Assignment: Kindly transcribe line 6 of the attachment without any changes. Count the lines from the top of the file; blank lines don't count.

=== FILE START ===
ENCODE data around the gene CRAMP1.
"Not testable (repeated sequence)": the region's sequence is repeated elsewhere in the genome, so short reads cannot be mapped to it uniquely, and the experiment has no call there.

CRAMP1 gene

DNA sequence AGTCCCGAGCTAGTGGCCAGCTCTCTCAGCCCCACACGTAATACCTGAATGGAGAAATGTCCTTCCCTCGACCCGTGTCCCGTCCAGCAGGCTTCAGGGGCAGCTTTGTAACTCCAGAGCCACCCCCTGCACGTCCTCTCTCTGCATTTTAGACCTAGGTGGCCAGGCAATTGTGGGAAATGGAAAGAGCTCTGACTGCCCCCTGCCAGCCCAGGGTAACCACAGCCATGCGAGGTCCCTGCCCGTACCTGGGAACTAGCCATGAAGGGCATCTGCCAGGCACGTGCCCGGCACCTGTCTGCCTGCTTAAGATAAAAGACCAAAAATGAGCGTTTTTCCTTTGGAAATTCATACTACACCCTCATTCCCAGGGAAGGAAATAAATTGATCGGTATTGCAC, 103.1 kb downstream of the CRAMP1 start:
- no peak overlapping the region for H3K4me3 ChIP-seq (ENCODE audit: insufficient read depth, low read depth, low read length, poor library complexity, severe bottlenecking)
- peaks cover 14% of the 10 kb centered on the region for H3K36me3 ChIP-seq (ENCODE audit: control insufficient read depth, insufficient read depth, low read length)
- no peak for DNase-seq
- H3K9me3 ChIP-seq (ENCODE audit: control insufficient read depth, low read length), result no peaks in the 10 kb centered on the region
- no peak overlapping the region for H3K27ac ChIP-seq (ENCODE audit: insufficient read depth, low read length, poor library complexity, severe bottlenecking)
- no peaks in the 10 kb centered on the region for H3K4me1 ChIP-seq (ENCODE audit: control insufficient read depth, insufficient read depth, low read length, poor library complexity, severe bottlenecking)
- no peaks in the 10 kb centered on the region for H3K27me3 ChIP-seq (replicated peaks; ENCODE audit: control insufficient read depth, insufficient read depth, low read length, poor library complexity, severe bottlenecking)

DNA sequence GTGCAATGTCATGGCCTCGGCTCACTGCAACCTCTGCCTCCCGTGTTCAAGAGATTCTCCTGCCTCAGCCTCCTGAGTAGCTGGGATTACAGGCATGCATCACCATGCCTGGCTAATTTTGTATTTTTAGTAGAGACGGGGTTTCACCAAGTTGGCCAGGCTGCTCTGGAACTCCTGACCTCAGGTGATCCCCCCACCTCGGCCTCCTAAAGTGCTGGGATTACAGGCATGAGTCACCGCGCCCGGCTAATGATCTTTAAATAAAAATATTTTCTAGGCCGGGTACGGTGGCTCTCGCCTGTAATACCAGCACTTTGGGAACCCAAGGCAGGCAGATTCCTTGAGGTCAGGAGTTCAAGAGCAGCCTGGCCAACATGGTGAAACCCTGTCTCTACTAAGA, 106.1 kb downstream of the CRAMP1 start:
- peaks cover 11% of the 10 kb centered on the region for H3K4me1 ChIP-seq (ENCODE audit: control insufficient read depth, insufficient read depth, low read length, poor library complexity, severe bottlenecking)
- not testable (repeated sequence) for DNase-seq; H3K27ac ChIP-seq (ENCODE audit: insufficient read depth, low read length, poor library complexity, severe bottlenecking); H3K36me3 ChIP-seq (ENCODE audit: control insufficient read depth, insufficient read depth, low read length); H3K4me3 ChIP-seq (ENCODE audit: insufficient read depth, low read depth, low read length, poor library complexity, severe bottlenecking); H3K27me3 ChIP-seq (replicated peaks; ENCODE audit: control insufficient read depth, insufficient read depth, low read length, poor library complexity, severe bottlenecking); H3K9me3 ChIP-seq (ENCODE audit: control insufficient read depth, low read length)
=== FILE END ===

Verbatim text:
- peaks cover 14% of the 10 kb centered on the region for H3K36me3 ChIP-seq (ENCODE audit: control insufficient read depth, insufficient read depth, low read length)